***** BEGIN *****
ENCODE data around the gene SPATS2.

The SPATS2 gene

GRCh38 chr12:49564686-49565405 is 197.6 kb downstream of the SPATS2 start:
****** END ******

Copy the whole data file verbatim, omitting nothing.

ENCODE data around the gene SPATS2.

The SPATS2 gene

GRCh38 chr12:49564686-49565405 is 197.6 kb downstream of the SPATS2 start: